Column: The key is being able to educate your child at home

Generally I don't respond to letters to the editor commenting on my columns but I'm making this exception because of the importance I lend to the subject of my column of July 23.

First of all, I was surprised to see that anybody in Las Vegas reads my stuff. However, I'm not in the least surprised that a dedicated women's libber disagrees with me. That goes with the territory.

What is interesting, however, is that the letter writer, a lawyer no less, failed to catch the essence of my message. She missed my main point! Now, I've had this problem before and not always with women. It seems that when I push the right (or wrong) buttons, some readers go ballistic and they fail to comprehend anything I write following that which triggered their outrage.

She was correct, however, in assuming that my daughter Angie's husband, Mitchell, didn't share in the child rearing or homemaking duties because I failed to make that clear. Not enough space. Actually, Mitch also works a 16-hour day (just like Angie) between his public relations clients and his homemaker duties. So far his health is holding up pretty well. Angie's isn't.

Public relations is just like running a law office. Your time is your stock and trade. When you've worked your tails off to build relationships, you develop personal clients who depend on you and you alone.

You just can't cut back by dropping clients or pushing them off on your employees. We're talking about Exxon, J.C. Penney's, Houston Power and Light, and so on. This is the trap you women can find yourselves in when combining career with motherhood, even if you have hired household help.

For the record, Angie's a super mother and Christina is a devout Christian girl who will no doubt make it through these years of teenage tribulation because she's the most important thing in her parents' lives. There's no question the business will have to be pared back, but how?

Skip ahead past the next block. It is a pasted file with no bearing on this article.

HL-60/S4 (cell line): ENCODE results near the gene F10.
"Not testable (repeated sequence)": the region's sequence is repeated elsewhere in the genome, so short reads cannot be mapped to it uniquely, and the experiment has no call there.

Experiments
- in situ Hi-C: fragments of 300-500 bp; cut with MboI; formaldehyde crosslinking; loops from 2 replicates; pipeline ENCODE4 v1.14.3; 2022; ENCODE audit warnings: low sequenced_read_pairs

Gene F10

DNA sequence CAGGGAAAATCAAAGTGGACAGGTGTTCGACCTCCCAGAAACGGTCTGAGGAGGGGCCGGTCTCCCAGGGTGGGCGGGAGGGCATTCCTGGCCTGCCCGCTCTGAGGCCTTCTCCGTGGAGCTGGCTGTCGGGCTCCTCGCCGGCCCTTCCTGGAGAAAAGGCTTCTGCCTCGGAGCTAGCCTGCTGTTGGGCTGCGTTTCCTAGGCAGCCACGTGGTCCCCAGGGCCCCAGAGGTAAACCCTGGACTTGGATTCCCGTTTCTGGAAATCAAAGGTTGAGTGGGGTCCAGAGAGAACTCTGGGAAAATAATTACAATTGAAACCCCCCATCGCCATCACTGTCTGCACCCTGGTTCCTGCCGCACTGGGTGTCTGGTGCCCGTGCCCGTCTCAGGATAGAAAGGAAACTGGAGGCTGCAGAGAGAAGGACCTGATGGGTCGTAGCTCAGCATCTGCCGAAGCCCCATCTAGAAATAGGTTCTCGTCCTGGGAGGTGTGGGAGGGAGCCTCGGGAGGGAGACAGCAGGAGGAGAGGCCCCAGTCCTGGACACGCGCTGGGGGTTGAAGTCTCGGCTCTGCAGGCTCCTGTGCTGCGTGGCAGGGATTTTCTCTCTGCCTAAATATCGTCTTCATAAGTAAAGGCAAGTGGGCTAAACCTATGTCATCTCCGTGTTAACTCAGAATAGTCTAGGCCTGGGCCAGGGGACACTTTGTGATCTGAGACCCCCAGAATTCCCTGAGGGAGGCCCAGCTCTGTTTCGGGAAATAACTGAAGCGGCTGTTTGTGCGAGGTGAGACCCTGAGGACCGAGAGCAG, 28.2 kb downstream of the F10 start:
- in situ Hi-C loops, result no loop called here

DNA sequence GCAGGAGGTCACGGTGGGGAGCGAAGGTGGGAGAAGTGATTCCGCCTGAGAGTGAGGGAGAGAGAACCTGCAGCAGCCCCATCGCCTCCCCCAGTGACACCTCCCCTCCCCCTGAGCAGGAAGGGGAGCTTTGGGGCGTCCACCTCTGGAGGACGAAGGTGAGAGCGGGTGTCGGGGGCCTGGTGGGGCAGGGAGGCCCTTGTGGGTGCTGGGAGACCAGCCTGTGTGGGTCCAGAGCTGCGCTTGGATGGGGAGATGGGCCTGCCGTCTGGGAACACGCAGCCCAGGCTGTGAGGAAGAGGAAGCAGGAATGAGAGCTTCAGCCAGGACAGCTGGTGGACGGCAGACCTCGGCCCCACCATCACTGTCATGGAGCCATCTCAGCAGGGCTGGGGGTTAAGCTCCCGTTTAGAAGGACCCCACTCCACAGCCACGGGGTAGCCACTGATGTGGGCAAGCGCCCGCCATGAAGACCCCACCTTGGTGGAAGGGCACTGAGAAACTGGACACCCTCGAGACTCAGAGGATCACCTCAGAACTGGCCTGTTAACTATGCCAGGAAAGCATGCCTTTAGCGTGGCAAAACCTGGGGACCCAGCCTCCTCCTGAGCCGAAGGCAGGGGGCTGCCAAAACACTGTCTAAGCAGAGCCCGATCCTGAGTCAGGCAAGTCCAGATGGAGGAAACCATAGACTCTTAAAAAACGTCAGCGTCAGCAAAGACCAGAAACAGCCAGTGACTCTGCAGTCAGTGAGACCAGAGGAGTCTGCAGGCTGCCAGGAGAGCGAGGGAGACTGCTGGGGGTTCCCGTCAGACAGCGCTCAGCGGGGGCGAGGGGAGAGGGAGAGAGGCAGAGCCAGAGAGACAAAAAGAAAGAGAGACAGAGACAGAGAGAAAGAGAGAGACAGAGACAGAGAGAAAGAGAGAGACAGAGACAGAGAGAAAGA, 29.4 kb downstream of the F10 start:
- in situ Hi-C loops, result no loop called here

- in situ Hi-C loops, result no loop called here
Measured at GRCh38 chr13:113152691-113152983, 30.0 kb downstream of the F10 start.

Concerning my daughter, Lise, and her intention of entering law school later in life, you can be sure she knows exactly what she's doing. The entertainment business is her meat. She has the contacts, and the business will one day be her area of legal expertise. Regarding my remarks about employers preferring mature women who are beyond the child rearing stage, I stand by what I said because the key words which followed were: "especially women with credentials...." I've employed hundreds of women in my hi-tech companies, and I've always preferred seasoned women. Everybody isn't shooting for the CEO's job! And besides that, no sexual harassment.

Now to get back to the main point of my column which was missed by the letter writer, the key sentence was: "Home schooling is the most important thing you could ever do for your kids and with your liberal arts degree, you're as well prepared as anyone to be a good teacher." The public school "system" is a disaster! I can't see the public education establishment getting any better as long as the teachers' union calls the shots through the legislature.

Yes, contrary to the religion of political correctness, I firmly believe that being a mother is the highest calling any woman can have, and what could be more important than educating your own children through their formative years? Motherhood is something God gave to women, not men. Fathers can be just as important but more in the supportive role of providing the environment conducive to a materially and emotionally secure family. However, if a mother is in a better position to be the breadwinner, then the father can be the homemaker and the home schooling teacher. But one of them should be at home every day!

Motherhood isn't for every woman, and I made sure my daughters understood that. I made it abundantly clear that if either wanted to be a dedicated professional, then she should seriously consider not having children. it was awesome to see the mother instinct come into their lives.

All I was hoping to do with my column of July 23 was to get a few young women to be honest with their innate instincts and not get caught-up with this "wonder woman" stuff, feeling obligated to carry the liberated banner and enter the career world to slug it out with the boys. Queen of the mountain!

The odds are that most of you young women will marry and have children, so why not work to a plan which will give you the happiest home, the best education for your kids and a later life free as a bird to pursue an outside career? You'll be starting fresh as a mature woman when the ones who combined career with family are burning out.

Bob Thomas is a Carson City businessman, local curmudgeon and former member of the Carson City School Board and Nevada State Assembly.


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